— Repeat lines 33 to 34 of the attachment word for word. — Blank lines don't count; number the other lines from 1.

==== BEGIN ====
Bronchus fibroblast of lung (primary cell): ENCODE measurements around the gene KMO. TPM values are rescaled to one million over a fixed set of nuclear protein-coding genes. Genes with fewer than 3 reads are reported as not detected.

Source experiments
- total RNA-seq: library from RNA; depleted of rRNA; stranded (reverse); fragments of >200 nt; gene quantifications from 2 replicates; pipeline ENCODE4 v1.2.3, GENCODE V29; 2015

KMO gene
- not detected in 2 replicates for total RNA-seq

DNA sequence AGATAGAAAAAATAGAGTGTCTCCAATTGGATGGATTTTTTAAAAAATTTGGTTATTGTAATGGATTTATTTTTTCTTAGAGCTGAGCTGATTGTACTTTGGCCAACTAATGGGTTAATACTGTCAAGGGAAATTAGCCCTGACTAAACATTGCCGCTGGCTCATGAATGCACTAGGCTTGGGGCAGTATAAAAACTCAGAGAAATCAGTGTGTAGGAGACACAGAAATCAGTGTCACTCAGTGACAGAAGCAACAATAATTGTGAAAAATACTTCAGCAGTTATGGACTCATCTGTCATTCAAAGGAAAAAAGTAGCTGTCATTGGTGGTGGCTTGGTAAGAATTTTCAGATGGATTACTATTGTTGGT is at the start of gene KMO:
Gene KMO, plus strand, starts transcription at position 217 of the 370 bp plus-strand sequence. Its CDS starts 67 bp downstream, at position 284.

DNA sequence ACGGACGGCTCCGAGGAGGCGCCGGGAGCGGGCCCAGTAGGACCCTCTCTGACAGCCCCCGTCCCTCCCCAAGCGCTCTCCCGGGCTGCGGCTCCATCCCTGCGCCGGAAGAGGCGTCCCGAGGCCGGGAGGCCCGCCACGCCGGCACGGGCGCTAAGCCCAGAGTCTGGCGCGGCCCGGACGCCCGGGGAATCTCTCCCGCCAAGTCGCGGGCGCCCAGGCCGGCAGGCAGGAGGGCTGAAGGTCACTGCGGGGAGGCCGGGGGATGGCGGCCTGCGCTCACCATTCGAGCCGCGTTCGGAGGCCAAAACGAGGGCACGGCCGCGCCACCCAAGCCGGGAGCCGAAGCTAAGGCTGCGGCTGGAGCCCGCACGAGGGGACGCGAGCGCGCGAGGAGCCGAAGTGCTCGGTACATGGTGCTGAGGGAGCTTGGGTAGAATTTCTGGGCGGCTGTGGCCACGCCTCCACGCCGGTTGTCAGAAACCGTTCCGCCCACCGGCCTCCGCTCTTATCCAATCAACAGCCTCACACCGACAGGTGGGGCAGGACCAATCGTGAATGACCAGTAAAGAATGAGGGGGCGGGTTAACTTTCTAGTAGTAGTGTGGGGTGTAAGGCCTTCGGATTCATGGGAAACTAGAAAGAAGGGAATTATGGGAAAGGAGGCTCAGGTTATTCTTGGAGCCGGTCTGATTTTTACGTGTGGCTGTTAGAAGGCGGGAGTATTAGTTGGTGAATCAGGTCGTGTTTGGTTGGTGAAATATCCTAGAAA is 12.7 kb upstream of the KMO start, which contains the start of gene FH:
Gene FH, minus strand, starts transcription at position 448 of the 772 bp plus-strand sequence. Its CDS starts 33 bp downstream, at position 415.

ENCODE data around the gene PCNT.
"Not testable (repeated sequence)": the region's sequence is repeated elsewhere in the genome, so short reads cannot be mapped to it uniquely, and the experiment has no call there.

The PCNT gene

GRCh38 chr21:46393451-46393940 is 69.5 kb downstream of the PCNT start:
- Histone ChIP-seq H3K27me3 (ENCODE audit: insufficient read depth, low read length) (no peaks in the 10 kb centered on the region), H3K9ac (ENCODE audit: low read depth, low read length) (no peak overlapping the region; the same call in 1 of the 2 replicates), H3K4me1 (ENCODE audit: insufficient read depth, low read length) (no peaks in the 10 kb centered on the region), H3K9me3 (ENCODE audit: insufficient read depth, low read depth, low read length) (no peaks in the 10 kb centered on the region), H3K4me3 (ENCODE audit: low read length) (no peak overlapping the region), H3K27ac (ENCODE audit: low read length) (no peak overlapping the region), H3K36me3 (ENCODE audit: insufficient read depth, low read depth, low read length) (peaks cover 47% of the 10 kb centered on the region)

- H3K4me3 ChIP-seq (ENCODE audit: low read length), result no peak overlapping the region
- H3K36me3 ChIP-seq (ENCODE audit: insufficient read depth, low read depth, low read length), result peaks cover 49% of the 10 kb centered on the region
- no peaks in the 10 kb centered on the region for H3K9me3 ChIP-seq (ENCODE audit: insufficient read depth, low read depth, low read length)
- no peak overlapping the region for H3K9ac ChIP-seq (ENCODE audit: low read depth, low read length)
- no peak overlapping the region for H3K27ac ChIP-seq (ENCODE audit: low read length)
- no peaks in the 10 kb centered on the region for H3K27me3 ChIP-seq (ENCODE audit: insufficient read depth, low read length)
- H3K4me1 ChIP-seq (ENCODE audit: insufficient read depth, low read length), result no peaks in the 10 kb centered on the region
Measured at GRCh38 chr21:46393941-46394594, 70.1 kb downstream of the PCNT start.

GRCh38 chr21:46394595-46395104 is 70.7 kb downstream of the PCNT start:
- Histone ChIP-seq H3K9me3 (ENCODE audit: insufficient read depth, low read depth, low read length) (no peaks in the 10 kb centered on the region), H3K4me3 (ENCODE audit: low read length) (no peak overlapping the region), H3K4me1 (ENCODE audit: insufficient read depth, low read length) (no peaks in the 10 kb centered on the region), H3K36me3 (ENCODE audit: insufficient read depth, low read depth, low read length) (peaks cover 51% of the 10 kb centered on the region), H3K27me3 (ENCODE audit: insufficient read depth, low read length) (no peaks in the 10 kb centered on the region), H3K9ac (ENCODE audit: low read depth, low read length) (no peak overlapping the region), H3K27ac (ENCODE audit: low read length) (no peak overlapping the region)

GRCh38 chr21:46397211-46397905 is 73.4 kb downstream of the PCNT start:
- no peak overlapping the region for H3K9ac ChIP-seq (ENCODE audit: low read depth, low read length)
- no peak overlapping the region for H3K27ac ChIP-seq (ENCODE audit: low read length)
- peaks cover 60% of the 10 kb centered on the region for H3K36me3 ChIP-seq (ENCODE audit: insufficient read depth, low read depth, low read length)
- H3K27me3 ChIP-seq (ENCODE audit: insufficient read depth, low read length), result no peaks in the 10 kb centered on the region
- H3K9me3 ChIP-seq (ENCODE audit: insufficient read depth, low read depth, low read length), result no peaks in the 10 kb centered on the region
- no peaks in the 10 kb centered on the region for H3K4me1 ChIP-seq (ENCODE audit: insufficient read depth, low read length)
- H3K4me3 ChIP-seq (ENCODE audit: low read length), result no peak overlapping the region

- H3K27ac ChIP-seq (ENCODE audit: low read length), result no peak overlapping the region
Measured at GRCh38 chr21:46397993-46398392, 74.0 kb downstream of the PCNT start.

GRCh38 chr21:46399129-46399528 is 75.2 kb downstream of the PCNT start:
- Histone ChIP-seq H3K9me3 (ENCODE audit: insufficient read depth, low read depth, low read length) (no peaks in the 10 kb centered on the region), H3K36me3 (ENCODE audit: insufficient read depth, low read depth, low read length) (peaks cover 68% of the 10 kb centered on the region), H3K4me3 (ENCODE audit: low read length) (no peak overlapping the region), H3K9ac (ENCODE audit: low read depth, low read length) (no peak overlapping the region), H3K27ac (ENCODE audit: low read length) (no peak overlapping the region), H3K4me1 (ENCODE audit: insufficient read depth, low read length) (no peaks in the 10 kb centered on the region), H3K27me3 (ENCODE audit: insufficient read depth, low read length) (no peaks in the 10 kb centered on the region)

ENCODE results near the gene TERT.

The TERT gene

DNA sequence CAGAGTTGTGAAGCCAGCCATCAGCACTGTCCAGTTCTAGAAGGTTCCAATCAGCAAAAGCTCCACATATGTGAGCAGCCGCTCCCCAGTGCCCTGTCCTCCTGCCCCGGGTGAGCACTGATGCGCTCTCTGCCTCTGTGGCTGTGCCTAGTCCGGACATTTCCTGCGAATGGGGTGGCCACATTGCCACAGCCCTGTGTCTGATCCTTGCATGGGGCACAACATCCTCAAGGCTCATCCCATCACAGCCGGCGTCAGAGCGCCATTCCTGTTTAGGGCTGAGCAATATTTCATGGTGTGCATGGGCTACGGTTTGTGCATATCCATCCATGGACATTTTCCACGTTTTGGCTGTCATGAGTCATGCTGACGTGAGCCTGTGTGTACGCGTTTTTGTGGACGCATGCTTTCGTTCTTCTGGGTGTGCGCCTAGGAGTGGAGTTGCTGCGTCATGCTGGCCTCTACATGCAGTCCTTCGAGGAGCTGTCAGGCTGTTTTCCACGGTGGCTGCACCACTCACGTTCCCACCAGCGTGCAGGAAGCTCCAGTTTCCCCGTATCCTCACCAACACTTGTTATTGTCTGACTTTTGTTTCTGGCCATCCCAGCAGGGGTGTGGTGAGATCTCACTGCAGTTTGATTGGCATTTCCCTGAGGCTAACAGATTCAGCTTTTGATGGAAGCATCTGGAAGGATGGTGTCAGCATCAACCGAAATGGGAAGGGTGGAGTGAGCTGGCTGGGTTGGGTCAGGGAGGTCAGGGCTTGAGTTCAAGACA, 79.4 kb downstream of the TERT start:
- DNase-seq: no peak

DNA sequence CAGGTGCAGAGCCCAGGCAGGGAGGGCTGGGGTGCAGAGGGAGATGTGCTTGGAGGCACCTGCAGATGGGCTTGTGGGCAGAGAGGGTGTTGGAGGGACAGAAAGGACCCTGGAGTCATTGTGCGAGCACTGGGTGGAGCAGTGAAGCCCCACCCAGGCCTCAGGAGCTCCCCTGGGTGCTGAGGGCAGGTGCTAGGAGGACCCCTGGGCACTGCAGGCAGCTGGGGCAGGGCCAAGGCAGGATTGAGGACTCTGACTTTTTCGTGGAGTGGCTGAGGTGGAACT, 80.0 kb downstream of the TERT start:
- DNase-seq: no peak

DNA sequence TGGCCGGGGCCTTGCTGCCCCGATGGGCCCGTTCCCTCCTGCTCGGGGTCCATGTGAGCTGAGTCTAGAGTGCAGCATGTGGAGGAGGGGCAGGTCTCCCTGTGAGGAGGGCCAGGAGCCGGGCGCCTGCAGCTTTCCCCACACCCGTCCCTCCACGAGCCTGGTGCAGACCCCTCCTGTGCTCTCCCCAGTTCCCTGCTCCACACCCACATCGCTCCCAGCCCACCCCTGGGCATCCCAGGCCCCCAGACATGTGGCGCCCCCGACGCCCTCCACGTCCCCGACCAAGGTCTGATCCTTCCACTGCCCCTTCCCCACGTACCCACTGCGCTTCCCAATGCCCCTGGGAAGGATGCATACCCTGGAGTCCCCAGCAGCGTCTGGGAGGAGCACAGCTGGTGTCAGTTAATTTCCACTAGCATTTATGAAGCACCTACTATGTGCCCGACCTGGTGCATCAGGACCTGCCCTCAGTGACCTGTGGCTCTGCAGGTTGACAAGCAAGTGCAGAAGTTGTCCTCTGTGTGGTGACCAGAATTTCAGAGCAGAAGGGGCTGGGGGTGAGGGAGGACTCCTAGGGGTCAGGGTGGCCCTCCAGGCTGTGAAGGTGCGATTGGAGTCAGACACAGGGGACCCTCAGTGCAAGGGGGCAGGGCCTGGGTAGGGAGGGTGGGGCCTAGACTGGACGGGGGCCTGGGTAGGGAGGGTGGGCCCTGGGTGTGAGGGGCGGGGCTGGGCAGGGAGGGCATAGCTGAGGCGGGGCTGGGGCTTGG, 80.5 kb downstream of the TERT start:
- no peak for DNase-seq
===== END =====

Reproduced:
- H3K27ac ChIP-seq (ENCODE audit: low read length), result no peak overlapping the region
Measured at GRCh38 chr21:46397993-46398392, 74.0 kb downstream of the PCNT start.